Constant syntax::DIAGNOSTICS [] [src]

pub const DIAGNOSTICS: [(&'static str, &'static str); 13] = [("E0178",
  "\nIn types, the `+` type operator has low precedence, so it is often necessary\nto use parentheses.\n\nFor example:\n\n```compile_fail,E0178\ntrait Foo {}\n\nstruct Bar<\'a> {\n    w: &\'a Foo + Copy,   // error, use &\'a (Foo + Copy)\n    x: &\'a Foo + \'a,     // error, use &\'a (Foo + \'a)\n    y: &\'a mut Foo + \'a, // error, use &\'a mut (Foo + \'a)\n    z: fn() -> Foo + \'a, // error, use fn() -> (Foo + \'a)\n}\n```\n\nMore details can be found in [RFC 438].\n\n[RFC 438]:\n"),
  "\nThe `inline` attribute was malformed.\n\nErroneous code example:\n\n```ignore (compile_fail not working here; see Issue #43707)\n#[inline()] // error: expected one argument\npub fn something() {}\n\nfn main() {}\n```\n\nThe parenthesized `inline` attribute requires the parameter to be specified:\n\n```\n#[inline(always)]\nfn something() {}\n```\n\nor:\n\n```\n#[inline(never)]\nfn something() {}\n```\n\nAlternatively, a paren-less version of the attribute may be used to hint the\ncompiler about inlining opportunity:\n\n```\n#[inline]\nfn something() {}\n```\n\nFor more information about the inline attribute, read:\n\n"),
  "\nAn unknown argument was given to the `inline` attribute.\n\nErroneous code example:\n\n```ignore (compile_fail not working here; see Issue #43707)\n#[inline(unknown)] // error: invalid argument\npub fn something() {}\n\nfn main() {}\n```\n\nThe `inline` attribute only supports two arguments:\n\n * always\n * never\n\nAll other arguments given to the `inline` attribute will return this error.\nExample:\n\n```\n#[inline(never)] // ok!\npub fn something() {}\n\nfn main() {}\n```\n\nFor more information about the inline attribute, https:\nread://\n"),
  "\nThe `not` cfg-predicate was malformed.\n\nErroneous code example:\n\n```compile_fail,E0536\n#[cfg(not())] // error: expected 1 cfg-pattern\npub fn something() {}\n\npub fn main() {}\n```\n\nThe `not` predicate expects one cfg-pattern. Example:\n\n```\n#[cfg(not(target_os = \"linux\"))] // ok!\npub fn something() {}\n\npub fn main() {}\n```\n\nFor more information about the cfg attribute, read:\n\n"),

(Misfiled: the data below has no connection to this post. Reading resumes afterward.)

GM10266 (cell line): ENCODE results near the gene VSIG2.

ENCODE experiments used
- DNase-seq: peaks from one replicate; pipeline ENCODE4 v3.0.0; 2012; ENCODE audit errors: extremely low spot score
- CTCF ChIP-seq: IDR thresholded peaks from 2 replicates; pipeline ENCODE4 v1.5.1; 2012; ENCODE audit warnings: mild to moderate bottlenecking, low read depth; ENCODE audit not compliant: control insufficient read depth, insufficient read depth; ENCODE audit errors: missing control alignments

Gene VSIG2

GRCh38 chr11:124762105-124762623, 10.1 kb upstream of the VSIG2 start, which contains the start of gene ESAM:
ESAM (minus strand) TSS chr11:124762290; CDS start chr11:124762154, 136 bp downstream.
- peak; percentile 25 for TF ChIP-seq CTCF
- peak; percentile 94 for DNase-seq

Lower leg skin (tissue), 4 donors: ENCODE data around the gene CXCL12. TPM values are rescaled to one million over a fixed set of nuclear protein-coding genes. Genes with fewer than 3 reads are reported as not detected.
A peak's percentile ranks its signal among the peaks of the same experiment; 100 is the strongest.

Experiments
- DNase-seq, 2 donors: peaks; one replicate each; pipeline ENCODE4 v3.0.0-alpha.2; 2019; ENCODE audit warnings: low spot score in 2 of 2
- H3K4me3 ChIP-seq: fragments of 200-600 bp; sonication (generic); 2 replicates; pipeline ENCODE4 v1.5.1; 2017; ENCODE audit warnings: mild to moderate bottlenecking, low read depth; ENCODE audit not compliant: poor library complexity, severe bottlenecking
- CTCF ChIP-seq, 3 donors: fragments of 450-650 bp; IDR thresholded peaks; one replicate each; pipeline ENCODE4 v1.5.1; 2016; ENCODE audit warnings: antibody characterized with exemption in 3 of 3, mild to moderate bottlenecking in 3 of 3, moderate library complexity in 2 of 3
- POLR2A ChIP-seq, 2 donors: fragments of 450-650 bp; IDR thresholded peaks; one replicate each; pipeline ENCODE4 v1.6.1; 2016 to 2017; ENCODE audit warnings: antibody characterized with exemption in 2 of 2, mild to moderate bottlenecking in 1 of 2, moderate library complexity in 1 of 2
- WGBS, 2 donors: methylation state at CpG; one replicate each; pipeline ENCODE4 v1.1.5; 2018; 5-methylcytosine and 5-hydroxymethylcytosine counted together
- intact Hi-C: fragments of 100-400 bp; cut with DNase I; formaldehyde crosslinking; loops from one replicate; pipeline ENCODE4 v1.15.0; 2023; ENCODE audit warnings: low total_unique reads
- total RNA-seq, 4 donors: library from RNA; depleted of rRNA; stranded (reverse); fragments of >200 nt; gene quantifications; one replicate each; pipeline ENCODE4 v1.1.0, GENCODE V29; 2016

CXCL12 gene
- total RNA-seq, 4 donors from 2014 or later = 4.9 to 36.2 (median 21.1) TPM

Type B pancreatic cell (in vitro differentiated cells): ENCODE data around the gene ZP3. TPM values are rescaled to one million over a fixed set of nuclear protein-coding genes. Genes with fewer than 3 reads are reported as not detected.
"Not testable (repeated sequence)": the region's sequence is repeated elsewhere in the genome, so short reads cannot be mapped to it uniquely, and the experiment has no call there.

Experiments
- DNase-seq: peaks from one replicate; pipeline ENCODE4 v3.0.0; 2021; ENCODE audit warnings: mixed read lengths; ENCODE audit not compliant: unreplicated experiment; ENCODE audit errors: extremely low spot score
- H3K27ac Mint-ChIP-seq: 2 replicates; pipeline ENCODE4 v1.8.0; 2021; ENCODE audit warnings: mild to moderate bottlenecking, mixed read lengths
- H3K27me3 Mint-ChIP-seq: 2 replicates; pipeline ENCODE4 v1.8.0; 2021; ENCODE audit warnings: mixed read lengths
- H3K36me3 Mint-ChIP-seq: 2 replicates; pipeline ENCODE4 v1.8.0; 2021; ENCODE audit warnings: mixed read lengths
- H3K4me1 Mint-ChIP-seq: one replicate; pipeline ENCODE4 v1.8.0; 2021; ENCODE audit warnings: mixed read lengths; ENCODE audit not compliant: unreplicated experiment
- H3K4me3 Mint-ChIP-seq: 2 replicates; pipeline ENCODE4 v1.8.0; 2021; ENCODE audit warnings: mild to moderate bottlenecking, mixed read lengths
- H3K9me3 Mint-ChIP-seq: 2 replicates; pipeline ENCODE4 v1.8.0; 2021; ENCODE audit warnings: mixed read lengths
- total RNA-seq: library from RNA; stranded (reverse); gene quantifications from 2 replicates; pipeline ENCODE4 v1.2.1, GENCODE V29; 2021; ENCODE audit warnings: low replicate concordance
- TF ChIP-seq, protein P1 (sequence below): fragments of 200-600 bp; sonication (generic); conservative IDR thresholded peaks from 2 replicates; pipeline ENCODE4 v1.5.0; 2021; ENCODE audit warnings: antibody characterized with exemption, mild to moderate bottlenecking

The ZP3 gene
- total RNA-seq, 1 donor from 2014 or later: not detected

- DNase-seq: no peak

"\nAn unknown predicate was used inside the `cfg` attribute.\n\nErroneous code example:\n\n```compile_fail,E0537\n#[cfg(unknown())] // error: invalid predicate `unknown`\npub fn something() {}\n\npub fn main() {}\n```\n\nThe `cfg` attribute supports only three kinds of predicates:\n\n * any\n * all\n * not\n\nExample:\n\n```\n#[cfg(not(target_os = \"linux\"))] // ok!\npub fn something() {}\n\npub fn main() {}\n```\n\nFor more information about the cfg attribute, read:\n\n"),
  "\nA unrecognized representation attribute was used.\n\nErroneous code example:\n\n```compile_fail,E0552\n#[repr(D)] // error: unrecognized representation hint\nstruct MyStruct {\n    my_field: usize\n}\n```\n\nYou can use a `repr` attribute to tell the compiler how you want a struct or\nenum to be laid out in memory.\n\nMake sure you\'re using one of the supported options:\n\n```\n#[repr(C)] // ok!\nstruct MyStruct {\n    my_field: usize\n}\n```\n\nFor more information about specifying representations, see the [\"Alternative\nRepresentations\" section] of the Rustonomicon.\n\n[\"Alternative Representations\" section]:\n"),